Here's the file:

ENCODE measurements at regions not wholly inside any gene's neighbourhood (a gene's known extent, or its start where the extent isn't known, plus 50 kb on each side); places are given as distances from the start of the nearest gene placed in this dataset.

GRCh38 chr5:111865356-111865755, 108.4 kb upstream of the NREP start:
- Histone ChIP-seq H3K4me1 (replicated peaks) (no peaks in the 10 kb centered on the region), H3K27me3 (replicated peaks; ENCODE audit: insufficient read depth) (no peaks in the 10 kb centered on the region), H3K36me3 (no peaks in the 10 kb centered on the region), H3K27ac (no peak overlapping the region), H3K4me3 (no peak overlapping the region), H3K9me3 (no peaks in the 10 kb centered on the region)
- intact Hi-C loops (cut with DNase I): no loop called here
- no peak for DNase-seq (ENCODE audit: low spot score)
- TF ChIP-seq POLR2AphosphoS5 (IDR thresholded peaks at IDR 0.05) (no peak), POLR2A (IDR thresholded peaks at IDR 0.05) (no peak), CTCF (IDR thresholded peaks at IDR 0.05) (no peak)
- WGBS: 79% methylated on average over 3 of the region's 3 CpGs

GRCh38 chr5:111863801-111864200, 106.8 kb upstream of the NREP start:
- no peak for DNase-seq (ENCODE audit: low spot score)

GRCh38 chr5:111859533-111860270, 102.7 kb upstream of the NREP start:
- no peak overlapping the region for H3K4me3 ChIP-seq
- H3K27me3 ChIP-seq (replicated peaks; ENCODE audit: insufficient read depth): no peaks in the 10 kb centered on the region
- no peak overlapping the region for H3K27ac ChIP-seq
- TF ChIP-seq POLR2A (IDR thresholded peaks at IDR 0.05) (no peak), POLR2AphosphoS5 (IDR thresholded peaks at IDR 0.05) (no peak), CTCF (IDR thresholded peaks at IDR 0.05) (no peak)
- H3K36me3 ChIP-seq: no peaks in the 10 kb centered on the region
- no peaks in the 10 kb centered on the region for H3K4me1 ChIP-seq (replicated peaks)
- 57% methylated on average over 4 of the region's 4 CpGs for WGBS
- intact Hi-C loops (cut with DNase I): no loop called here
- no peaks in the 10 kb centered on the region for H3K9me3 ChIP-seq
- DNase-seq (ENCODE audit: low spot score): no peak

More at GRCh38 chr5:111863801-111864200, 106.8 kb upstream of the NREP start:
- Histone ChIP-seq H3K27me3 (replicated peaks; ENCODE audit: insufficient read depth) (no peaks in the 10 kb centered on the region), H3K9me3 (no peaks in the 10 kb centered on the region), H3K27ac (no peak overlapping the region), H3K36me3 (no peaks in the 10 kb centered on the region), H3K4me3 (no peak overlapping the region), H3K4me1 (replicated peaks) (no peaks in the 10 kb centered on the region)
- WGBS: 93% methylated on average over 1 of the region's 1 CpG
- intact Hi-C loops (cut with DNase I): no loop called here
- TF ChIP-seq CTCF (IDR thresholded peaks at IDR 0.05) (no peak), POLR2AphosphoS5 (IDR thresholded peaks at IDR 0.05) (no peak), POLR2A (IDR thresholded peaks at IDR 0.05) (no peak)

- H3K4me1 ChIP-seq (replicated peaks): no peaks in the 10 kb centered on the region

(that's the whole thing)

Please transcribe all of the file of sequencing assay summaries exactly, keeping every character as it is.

ENCODE measurements at regions not wholly inside any gene's neighbourhood (a gene's known extent, or its start where the extent isn't known, plus 50 kb on each side); places are given as distances from the start of the nearest gene placed in this dataset.

GRCh38 chr5:111865356-111865755, 108.4 kb upstream of the NREP start:
- Histone ChIP-seq H3K4me1 (replicated peaks) (no peaks in the 10 kb centered on the region), H3K27me3 (replicated peaks; ENCODE audit: insufficient read depth) (no peaks in the 10 kb centered on the region), H3K36me3 (no peaks in the 10 kb centered on the region), H3K27ac (no peak overlapping the region), H3K4me3 (no peak overlapping the region), H3K9me3 (no peaks in the 10 kb centered on the region)
- intact Hi-C loops (cut with DNase I): no loop called here
- no peak for DNase-seq (ENCODE audit: low spot score)
- TF ChIP-seq POLR2AphosphoS5 (IDR thresholded peaks at IDR 0.05) (no peak), POLR2A (IDR thresholded peaks at IDR 0.05) (no peak), CTCF (IDR thresholded peaks at IDR 0.05) (no peak)
- WGBS: 79% methylated on average over 3 of the region's 3 CpGs

GRCh38 chr5:111863801-111864200, 106.8 kb upstream of the NREP start:
- no peak for DNase-seq (ENCODE audit: low spot score)

GRCh38 chr5:111859533-111860270, 102.7 kb upstream of the NREP start:
- no peak overlapping the region for H3K4me3 ChIP-seq
- H3K27me3 ChIP-seq (replicated peaks; ENCODE audit: insufficient read depth): no peaks in the 10 kb centered on the region
- no peak overlapping the region for H3K27ac ChIP-seq
- TF ChIP-seq POLR2A (IDR thresholded peaks at IDR 0.05) (no peak), POLR2AphosphoS5 (IDR thresholded peaks at IDR 0.05) (no peak), CTCF (IDR thresholded peaks at IDR 0.05) (no peak)
- H3K36me3 ChIP-seq: no peaks in the 10 kb centered on the region
- no peaks in the 10 kb centered on the region for H3K4me1 ChIP-seq (replicated peaks)
- 57% methylated on average over 4 of the region's 4 CpGs for WGBS
- intact Hi-C loops (cut with DNase I): no loop called here
- no peaks in the 10 kb centered on the region for H3K9me3 ChIP-seq
- DNase-seq (ENCODE audit: low spot score): no peak

More at GRCh38 chr5:111863801-111864200, 106.8 kb upstream of the NREP start:
- Histone ChIP-seq H3K27me3 (replicated peaks; ENCODE audit: insufficient read depth) (no peaks in the 10 kb centered on the region), H3K9me3 (no peaks in the 10 kb centered on the region), H3K27ac (no peak overlapping the region), H3K36me3 (no peaks in the 10 kb centered on the region), H3K4me3 (no peak overlapping the region), H3K4me1 (replicated peaks) (no peaks in the 10 kb centered on the region)
- WGBS: 93% methylated on average over 1 of the region's 1 CpG
- intact Hi-C loops (cut with DNase I): no loop called here
- TF ChIP-seq CTCF (IDR thresholded peaks at IDR 0.05) (no peak), POLR2AphosphoS5 (IDR thresholded peaks at IDR 0.05) (no peak), POLR2A (IDR thresholded peaks at IDR 0.05) (no peak)

- H3K4me1 ChIP-seq (replicated peaks): no peaks in the 10 kb centered on the region